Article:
After four years of battle, in which city council was able to temporarily put control on over development, a one-two punch by former mayor Don Gerend and city staff ended the fight.
As of July, development in Sammamish can continue uninterrupted, regardless of inadequate infrastructure.
The concurrency measure known as Volume over Capacity, or V/C, that gave City Council a tool to prohibit development that exceeds the ability of infrastructure to handle it, is gone and so was a development moratorium that has been in place in hopes of restoring it.
Sammamish yesterday refuted allegations by former city employee Sarah Hawes Kimsey that Sammamish Comment reporting about concurrency traffic modeling was inaccurate.
Jeff Elekes, the public works director, wrote Kimsey asking for a correction to her blog in which she used an email from Transportation Planner Doug McIntyre to assert Sammamish Comment and Miki Mullor lied about how the city’s transportation model had been manipulated up to 2017 and beyond.
“…[Y]ou re-printed an email from a Transportation Planner on my team, Doug McIntyre,” Elekes wrote. “Both Doug and I are were very surprised to learn how his email to you was used and promoted in your blog.”
Elekes said, essentially, that Kimsey mischaracterized the traffic audit as a traffic modeling analysis to conclude there had been no manipulation in the past.
“However, I can confirm that Sammamish’s traffic modeling data under previous administrations has been manipulated in the past in favor of development,” Elekes wrote. “This has all been clearly documented through discovery and analysis. I am writing you now to set the record straight and give you the facts, which I expect you will use to correct your blog post.”
July 29, 2019: The Sahalee Way project Sammamish City Council Member Ramiro Valderrama now advocates approving is the same ones he labeled “lipstick on a pig” and “lipstick on a hippo” in January 2017.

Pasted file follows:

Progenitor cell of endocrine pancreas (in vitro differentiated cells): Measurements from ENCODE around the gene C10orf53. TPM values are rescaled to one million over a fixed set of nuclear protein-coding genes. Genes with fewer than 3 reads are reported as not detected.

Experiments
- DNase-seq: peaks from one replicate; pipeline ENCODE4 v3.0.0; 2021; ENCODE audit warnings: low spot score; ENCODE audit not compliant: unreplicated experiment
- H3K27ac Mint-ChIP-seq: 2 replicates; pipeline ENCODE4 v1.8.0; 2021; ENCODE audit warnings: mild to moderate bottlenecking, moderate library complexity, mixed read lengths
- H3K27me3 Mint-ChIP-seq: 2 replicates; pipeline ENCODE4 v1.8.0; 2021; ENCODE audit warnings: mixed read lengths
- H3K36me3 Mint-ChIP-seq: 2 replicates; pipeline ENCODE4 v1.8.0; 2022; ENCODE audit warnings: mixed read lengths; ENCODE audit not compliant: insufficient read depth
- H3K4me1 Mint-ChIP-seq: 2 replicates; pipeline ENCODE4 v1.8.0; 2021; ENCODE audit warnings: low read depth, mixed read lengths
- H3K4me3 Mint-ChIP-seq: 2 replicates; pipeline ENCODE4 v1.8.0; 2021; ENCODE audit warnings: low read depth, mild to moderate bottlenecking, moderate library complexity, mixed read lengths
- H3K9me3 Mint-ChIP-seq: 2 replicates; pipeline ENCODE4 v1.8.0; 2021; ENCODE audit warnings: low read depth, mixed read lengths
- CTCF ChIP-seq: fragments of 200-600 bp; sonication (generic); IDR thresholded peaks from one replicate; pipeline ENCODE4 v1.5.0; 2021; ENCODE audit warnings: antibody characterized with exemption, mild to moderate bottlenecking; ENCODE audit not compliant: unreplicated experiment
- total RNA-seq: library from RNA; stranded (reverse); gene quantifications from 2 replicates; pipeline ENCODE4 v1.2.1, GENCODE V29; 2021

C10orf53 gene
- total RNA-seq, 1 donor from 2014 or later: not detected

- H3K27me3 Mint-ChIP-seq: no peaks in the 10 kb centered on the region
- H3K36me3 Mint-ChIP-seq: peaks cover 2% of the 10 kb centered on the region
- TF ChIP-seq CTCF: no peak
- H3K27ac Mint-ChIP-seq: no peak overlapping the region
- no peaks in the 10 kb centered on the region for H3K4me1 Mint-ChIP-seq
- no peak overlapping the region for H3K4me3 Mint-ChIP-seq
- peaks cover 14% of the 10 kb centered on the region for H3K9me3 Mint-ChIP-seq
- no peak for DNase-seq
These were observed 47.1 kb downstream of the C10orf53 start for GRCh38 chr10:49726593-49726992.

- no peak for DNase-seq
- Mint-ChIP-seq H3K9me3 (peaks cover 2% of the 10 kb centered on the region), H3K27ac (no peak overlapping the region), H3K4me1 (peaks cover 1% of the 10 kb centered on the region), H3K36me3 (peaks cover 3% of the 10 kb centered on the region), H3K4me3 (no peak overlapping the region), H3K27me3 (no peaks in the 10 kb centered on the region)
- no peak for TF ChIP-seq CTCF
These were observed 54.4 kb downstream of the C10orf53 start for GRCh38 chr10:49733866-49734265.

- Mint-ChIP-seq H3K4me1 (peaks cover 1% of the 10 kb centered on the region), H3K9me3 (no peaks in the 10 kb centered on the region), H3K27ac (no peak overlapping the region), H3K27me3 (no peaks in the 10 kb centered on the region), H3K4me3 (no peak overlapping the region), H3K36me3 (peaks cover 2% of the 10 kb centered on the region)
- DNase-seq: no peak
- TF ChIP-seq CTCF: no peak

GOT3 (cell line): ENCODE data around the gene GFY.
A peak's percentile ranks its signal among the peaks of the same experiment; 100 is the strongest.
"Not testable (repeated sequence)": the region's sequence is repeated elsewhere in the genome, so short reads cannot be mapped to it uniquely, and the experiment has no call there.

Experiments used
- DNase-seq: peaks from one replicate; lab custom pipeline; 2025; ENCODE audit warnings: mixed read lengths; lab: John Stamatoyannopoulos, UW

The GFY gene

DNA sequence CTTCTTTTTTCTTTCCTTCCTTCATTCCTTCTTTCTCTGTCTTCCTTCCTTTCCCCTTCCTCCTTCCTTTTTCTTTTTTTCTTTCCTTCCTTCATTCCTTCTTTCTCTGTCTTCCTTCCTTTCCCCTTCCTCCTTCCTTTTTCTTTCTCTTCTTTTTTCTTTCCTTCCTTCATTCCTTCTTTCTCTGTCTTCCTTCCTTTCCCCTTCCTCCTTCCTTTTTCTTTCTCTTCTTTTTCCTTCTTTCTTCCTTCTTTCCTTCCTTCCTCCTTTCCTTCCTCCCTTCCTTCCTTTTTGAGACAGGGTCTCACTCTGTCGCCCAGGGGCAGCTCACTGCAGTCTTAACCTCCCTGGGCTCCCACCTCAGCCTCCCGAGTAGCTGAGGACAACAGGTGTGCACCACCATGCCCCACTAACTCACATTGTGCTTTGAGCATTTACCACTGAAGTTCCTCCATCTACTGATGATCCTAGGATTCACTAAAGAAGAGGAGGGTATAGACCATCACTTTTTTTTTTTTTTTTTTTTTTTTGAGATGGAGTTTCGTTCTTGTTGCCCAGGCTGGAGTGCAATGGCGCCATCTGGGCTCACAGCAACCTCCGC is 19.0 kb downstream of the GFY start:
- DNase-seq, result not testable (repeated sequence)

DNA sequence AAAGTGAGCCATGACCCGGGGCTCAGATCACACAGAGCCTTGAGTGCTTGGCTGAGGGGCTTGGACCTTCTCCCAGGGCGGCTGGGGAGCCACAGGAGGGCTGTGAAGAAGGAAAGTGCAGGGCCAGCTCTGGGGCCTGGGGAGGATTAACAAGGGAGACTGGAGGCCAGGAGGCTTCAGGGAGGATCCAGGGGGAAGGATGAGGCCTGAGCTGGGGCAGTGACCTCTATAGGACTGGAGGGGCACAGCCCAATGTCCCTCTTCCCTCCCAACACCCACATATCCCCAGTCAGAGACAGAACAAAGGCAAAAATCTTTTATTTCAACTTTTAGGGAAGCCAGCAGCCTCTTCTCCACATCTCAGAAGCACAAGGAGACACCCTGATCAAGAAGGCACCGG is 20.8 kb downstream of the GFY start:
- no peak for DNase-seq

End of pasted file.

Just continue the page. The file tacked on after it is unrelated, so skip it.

Valderrama opposed the 2015 plan, comparing with a proposed set of projects for East Lake Sammamish Parkway in 2011 that he labeled the “most wasteful project in the city’s history.”
In posts on Facebook last week, Valderrama falsely claimed he supported the Sahalee Way project but only after a Transportation Management Plan was prepared.
With the 2019 Sammamish City Council race underway, Sammamish Comment looked back at the 2015 race in which Christie Malchow and Tom Hornish were elected for the first time and Ramiro Valderrama was reelected to a second term.
Malchow is seeking reelection. Hornish and Valderrama are retiring. Malchow defeated former city council member and mayor Mark Cross, who was seeking a comeback after a four year hiatus. He was closely aligned with Mayor Tom Vance, who was seeking reelection to a second term. Malchow won with 58% of the vote, a landslide.
Hornish defeated Vance, making him only the second incumbent Sammamish council member and the only sitting mayor in the city’s history to be defeated. Vance won his 2011 election with 67% of the vote against a weak candidate. He lost his reelection, receiving only 47% of the vote, a 20 percentage point drop. Hornish was a reluctant candidate, running because he didn’t want to see Vance run unopposed.
Valderrama defeated Hank Klein, who withdrew from the race too late to be removed from the ballot. Valderrama used his huge win, with 85% of the vote, as a springboard to run in 2016 for the State Legislative House against Democrat Roger Goodman. Goodman, a flawed candidate who should have been easy to defeat, hammered Valderrama by capturing 62% of the 45th District vote. Valerrama only captured 40% of the Sammamish vote in the 45th–a dismal showing compared with his 2015 and 2011 results.
Some of the issues then remain issues today: Tamarack storm water drainage, Sahalee Way and, as always, development.